Tchaikovsky’s The Nutcracker and Pathetique Symphony could hardly be more different; yet you can’t understand one without the other, argues conductor David Bernard
As the holidays approach, like so many of us, I find myself drawn inexorably and happily into the world of Tchaikovsky’s The Nutcracker. But context can be everything; a little while ago I found myself simultaneously immersed in both The Nutcracker and Tchaikovsky’s last symphony, the Pathétique – the former I was to conduct with the Eglevsky Ballet on Long Island, the latter I was scheduled to perform and record with the Park Avenue Chamber Symphony in Manhattan. And here’s the thing - while on the surface one couldn’t find two works that seem more different from each other, diving into both at once, I was stunned at what I found, my perspective changed forever. Because although the Pathétique is portrayed by concert promoters as a sombre and anguished ‘musical suicide note’, and The Nutcracker is a delightful sweet to be savoured and enjoyed (which is why it is rightly a holiday favourite), when you dig into both you suddenly understand the truth – that these two late masterpieces are symbiotically linked, and it is in fact impossible to fully comprehend one without understanding the other.
Both works were written and premiered in the last year of Tchaikovsky’s life – admittedly, that by itself might not make much of a case for enjoining two markedly different works in all but the most superficial way. But this is Tchaikovsky, and like the genius composer he was, in his final year, musical ambitions undimmed, he was at last able to break through the boundaries of convention that had weighed upon him throughout his life. Both The Nutcracker and the Pathétique were products of this same intense period, and the results are startling. Despite their many differences in character, both works show him bursting through convention, his innovations free-flowing, and they represent the truly free expression Tchaikovsky sought and finally attained at the very end of his life.
One of the most startling innovations, shared by each, has to do with the composer’s wish to defy ‘phrase gravity’ - in other words, he often seems intent upon building an intense dramatic progression over extended periods of time, battling the natural limitations of phrase lengths. In these two works, he actually, incredibly, achieved this.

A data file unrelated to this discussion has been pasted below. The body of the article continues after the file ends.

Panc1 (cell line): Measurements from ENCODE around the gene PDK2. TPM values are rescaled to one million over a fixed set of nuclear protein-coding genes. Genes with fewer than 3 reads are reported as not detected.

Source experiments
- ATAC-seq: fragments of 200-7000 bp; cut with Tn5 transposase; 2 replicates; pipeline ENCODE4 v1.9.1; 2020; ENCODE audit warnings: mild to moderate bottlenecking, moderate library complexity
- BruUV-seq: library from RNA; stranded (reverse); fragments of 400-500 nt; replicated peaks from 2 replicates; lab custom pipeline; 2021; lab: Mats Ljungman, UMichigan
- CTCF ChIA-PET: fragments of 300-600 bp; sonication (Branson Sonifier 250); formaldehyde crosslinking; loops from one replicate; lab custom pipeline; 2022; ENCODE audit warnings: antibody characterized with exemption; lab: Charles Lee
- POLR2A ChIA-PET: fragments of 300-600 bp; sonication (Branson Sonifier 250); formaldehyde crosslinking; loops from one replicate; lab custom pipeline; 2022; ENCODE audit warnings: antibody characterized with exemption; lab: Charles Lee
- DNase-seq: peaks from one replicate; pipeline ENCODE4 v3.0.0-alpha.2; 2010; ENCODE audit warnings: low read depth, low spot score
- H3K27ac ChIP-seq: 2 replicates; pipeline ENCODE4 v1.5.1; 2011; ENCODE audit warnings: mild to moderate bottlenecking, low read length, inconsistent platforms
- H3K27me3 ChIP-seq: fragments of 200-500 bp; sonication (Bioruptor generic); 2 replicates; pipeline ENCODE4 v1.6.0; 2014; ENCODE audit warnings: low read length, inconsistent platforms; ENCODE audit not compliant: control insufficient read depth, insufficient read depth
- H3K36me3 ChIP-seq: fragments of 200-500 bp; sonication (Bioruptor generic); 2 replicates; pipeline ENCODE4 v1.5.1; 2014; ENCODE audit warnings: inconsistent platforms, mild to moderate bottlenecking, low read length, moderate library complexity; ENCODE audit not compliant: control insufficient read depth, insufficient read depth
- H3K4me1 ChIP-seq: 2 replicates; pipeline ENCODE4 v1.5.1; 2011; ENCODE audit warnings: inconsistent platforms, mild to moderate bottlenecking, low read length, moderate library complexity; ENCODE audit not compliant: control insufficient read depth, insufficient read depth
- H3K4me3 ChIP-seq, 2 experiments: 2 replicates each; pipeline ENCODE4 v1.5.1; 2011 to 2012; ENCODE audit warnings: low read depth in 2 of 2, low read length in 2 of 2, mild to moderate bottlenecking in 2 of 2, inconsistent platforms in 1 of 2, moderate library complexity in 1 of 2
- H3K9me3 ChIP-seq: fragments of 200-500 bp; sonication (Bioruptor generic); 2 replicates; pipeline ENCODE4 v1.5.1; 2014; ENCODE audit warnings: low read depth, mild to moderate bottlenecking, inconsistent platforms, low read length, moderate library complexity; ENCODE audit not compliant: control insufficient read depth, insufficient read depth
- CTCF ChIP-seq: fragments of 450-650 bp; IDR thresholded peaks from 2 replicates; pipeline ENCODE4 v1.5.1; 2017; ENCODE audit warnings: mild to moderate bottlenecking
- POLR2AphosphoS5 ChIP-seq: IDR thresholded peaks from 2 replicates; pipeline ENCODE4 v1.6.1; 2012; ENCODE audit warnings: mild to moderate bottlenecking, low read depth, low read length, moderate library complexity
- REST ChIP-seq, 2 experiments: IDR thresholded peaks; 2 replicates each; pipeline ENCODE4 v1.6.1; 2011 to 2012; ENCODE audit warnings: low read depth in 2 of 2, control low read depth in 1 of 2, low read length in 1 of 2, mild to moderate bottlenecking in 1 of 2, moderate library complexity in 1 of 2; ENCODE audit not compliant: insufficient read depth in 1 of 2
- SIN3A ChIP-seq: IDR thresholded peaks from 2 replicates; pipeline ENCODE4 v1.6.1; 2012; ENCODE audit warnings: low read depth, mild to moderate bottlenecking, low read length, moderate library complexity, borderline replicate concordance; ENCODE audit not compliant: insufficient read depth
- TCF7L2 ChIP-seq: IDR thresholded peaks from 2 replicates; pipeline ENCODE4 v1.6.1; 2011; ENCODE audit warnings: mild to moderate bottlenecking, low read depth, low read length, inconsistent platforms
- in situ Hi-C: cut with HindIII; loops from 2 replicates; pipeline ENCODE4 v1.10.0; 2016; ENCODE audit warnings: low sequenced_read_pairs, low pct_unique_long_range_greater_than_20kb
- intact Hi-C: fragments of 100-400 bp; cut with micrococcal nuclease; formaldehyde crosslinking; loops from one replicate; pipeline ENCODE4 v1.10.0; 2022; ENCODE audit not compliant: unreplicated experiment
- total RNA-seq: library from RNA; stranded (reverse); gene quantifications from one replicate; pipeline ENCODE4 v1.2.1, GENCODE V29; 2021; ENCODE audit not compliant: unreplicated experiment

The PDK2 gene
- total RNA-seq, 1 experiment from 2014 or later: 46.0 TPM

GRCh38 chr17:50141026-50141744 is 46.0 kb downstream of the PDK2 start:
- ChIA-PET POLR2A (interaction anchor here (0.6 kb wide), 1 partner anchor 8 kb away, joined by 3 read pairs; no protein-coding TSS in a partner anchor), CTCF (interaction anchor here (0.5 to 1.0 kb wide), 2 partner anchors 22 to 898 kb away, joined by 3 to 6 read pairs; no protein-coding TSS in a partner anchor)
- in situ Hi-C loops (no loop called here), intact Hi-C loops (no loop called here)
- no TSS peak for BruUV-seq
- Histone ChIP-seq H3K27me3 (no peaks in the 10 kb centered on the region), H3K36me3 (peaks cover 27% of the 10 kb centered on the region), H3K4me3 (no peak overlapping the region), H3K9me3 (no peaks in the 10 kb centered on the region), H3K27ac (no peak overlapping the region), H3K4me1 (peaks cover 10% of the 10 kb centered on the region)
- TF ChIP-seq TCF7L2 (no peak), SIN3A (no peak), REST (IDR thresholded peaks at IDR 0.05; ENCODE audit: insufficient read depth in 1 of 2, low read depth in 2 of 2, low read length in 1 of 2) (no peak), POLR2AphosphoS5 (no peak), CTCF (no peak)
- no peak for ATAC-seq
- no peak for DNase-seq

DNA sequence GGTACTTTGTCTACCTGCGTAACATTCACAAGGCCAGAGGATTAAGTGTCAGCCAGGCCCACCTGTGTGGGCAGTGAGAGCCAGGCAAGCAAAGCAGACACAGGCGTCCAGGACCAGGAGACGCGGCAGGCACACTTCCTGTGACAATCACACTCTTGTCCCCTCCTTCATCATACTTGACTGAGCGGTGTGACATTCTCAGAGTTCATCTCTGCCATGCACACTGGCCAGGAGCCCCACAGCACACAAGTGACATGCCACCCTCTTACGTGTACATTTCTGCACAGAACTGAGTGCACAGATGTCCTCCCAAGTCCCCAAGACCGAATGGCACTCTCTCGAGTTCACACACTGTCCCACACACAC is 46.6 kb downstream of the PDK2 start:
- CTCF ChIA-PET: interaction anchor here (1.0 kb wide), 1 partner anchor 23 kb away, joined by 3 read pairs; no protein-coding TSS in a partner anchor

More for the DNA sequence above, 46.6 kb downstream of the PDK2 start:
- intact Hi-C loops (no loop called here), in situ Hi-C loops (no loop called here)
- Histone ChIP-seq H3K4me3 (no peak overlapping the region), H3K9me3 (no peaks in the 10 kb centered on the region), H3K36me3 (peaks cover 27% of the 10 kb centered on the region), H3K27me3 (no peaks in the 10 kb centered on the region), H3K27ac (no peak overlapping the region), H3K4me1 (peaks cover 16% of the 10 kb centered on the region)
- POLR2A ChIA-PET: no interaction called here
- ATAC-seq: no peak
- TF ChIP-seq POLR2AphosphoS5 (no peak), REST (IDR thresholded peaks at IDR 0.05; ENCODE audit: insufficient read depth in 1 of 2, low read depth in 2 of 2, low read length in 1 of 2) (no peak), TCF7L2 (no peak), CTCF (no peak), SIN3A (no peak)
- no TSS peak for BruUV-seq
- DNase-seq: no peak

Towards the end of Act 1 of The Nutcracker, for instance, the score depicts with wonderful clarity the magically induced growth of a Christmas Tree to gargantuan size. It is one thing to simply portray a tree growing through music, but to vividly project the growth of this tree at a scale worthy of Drosselmeyer’s magic requires a bigger, and therefore longer ascent – in this case a full three minutes! Grabbing the listener’s attention in a single gesture for this amount of time is no easy task.
Ingeniously, Tchaikovsky combines slowly rising legato lines in the upper voice with descending lines in the lower voice, a technique that allows the upper voice to sound as though it is climbing faster than it actually is. I can’t help thinking of Max Escher’s iconic lithograph, Ascending And Descending, where the physical limits of height no longer limit continual ascent on Escher’s famous staircase. And indeed, Tchaikovsky brings us to the climax of the first phrase with a cadence that feels as though we have arrived at a landing while climbing a flight of stairs – followed by the beginning of a new phrase that continues the climb. After three extended phrases and three full minutes of musical ascent, the music alone has us visualizing the tree reaching its full size through a technically incredible yet moving process.
Similarly, in the Pathétique, using an extended passage of about the same length at around 2’30” in the heart of the finale, Tchaikovsky takes us on an emotional journey through contemplation, regret, elation, pain and ecstasy. Extending this music, Tchaikovsky gives himself room to convey both the frequent turns of emotion and the vastness of their peaks and troughs, and through this sense of prolonging, we can feel them along with Tchaikovsky. Once again, he uses his new-found powers to defy ‘phrase gravity’, once again we climb the never-ending staircase.